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United States Department of Agriculture

Agricultural Research Service

Research Project: MOLECULAR, CELLULAR, AND REGULATORY ASPECTS OF NUTRITIONAL METABOLISM DURING CHILDHOOD DEVELOPMENT

Location: Children's Nutrition Research Center

Title: Self-reported dietary intake of youth with recent onset of type 2 diabetes: Results from the TODAY study)

Author
item Delahanty, Linda
item Kriska, Andrea
item Edelstein, Sharon
item Amodei, Nancy
item Chadwick, Jennifer
item Copeland, Kenneth
item Galvin, Bryan
item El Ghormli, Laure
item Haymond, Morey
item Kelsey, Megan

Submitted to: Nutrition and Dietetics
Publication Type: Peer Reviewed Journal
Publication Acceptance Date: 11/20/2012
Publication Date: 3/20/2013
Citation: Delahanty, L., Kriska, A., Edelstein, S., Amodei, N., Chadwick, J., Copeland, K., Galvin, B., El Ghormli, L., Haymond, M.W., Kelsey, M.M. 2013. Self-reported dietary intake of youth with recent onset of type 2 diabetes: Results from the TODAY study. Nutrition and Dietetics. 113(3):431-439.

Interpretive Summary: This study is to assess dietary intake among a variety of young individuals with Type 2 Diabetes, from different environment, physiological, and social factors and to compare their intake to the current recommendations of the Treatment Options for Type 2 Diabetes in Adolescents and Youth (TODAY) study. At the time of entry into the TODAY trial, subjects' diet quality was very poor, with a high intake of saturated fat and very low fruit and vegetable intake. This study will provide an evaluation of a long-term influence of a nutrition and lifestyle intervention on dietary intake and health outcomes of these high-risk youth with Type 2 diabetes.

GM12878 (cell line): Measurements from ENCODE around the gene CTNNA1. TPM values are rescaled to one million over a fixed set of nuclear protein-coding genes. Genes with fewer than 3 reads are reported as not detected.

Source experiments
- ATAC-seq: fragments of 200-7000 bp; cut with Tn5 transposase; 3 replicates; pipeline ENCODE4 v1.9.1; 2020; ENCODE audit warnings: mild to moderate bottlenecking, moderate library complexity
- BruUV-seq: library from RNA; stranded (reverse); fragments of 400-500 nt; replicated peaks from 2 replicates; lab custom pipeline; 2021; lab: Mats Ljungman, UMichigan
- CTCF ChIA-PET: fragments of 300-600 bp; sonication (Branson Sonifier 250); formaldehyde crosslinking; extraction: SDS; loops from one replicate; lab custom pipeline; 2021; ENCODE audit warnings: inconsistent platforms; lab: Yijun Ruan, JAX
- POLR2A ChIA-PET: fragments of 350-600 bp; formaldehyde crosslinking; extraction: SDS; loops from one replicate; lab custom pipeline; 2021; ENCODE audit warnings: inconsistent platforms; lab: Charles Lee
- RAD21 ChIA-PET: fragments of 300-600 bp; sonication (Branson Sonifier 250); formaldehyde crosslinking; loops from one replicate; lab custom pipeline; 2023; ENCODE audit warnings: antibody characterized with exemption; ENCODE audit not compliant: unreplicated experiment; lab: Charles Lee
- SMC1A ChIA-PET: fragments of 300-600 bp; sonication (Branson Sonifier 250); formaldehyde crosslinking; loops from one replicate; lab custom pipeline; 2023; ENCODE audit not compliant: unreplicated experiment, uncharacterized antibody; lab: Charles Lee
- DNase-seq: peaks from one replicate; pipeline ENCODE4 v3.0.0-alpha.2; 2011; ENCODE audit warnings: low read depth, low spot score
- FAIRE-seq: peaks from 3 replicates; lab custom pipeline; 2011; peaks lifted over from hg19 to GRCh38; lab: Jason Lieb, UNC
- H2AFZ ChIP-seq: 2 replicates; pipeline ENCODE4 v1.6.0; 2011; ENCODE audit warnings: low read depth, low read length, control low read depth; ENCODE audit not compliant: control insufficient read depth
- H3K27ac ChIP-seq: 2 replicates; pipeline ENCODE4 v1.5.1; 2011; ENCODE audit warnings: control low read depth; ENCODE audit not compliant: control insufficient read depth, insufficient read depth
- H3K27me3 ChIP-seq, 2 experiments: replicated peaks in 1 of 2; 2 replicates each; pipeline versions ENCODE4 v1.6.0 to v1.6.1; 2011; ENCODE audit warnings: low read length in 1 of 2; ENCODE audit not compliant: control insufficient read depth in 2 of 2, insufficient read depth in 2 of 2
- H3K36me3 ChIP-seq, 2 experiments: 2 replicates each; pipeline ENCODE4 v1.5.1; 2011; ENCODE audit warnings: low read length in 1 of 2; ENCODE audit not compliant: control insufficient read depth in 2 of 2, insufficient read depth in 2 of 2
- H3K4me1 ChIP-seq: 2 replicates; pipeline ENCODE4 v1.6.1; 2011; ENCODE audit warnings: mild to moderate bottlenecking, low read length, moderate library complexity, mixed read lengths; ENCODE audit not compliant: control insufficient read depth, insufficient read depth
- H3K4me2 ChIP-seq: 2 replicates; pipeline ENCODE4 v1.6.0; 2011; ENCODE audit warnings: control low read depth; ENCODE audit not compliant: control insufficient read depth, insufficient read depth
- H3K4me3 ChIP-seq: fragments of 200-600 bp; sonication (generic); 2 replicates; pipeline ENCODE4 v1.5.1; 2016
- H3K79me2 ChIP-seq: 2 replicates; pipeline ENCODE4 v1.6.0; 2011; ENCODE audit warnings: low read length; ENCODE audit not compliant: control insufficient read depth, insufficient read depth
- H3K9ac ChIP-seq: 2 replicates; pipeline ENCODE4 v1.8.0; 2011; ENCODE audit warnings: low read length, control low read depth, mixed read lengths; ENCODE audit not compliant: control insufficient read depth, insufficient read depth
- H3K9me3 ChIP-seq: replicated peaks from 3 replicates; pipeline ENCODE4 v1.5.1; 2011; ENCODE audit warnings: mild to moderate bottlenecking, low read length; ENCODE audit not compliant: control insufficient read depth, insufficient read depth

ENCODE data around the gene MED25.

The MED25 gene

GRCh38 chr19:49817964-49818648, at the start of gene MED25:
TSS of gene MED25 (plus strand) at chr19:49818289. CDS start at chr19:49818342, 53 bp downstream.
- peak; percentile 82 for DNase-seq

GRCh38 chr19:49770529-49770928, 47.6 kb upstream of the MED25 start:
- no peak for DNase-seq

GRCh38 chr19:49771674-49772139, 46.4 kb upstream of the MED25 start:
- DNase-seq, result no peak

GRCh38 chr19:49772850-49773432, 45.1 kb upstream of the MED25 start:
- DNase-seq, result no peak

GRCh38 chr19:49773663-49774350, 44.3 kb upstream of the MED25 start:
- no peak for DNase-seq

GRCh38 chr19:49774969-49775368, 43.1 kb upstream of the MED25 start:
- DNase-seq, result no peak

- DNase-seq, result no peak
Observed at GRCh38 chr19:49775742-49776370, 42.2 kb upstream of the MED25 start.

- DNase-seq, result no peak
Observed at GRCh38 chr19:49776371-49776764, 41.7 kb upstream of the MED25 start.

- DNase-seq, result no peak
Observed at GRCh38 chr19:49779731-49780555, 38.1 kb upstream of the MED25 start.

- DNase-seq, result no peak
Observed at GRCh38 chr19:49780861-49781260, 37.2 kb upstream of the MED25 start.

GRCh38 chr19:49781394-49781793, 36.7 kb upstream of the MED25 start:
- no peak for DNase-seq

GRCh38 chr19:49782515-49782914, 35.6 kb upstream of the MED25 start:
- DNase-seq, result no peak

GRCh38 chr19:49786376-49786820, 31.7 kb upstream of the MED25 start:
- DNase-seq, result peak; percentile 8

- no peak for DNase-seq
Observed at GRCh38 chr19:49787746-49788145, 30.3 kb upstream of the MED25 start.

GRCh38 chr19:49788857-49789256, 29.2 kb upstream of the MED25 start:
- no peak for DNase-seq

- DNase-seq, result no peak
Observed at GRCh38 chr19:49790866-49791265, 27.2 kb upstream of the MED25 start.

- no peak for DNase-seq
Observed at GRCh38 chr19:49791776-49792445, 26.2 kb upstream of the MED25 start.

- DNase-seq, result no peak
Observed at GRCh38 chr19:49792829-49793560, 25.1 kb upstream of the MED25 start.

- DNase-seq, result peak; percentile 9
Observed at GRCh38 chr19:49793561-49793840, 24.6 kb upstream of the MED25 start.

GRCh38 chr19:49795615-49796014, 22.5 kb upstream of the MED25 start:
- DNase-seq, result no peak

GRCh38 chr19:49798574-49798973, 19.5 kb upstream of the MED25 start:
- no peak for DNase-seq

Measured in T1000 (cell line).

Technical Abstract: Despite the widely recognized importance of diet in managing diabetes, few studies have documented usual dietary intake in young people with type 2 diabetes. The objective of our study were to assess dietary intake among a large, ethnically diverse cohort of young people with type 2 diabetes and compare intake to current recommendations. The Treatment Options for Type 2 Diabetes in Adolescents and Youth (TODAY) study is a multicenter randomized clinical trial of 699 youth aged 10 to 17 years. At baseline, following a run-in period that included standard diabetes education, diet was assessed between 2004 and 2009 using a food frequency questionnaire. Analysis of variance and nonparametric tests were used to compare mean and median nutrient intakes; logistic regression was used to compare the odds of meeting predefined dietary intake recommendation cutpoints between subgroups of age, sex, and race-ethnicity. Percent of energy from saturated fat was consistently 13% to 14% across all subgroups, substantially exceeding national recommendations. Overall, only 12% of youth met Healthy People 2010 guidelines for intake of <10% of energy from saturated fat and only 1% of youth met American Diabetes Association recommendations for intake of <7% of energy from saturated fat. Dietary intake fell substantially below other Healthy People 2010 targets; only 3% met calcium intake goals, 11% met fruit consumption goals, 5% met vegetable consumption goals, and 67% met grain intake goals. Overall, dietary intake in this large cohort of young people with type 2 diabetes fell substantially short of recommendations, in ways that were consistent by sex, age, and race-ethnicity. The data suggest a critical need for better approaches to improve dietary intake of these young people.

Last Modified: 8/24/2016
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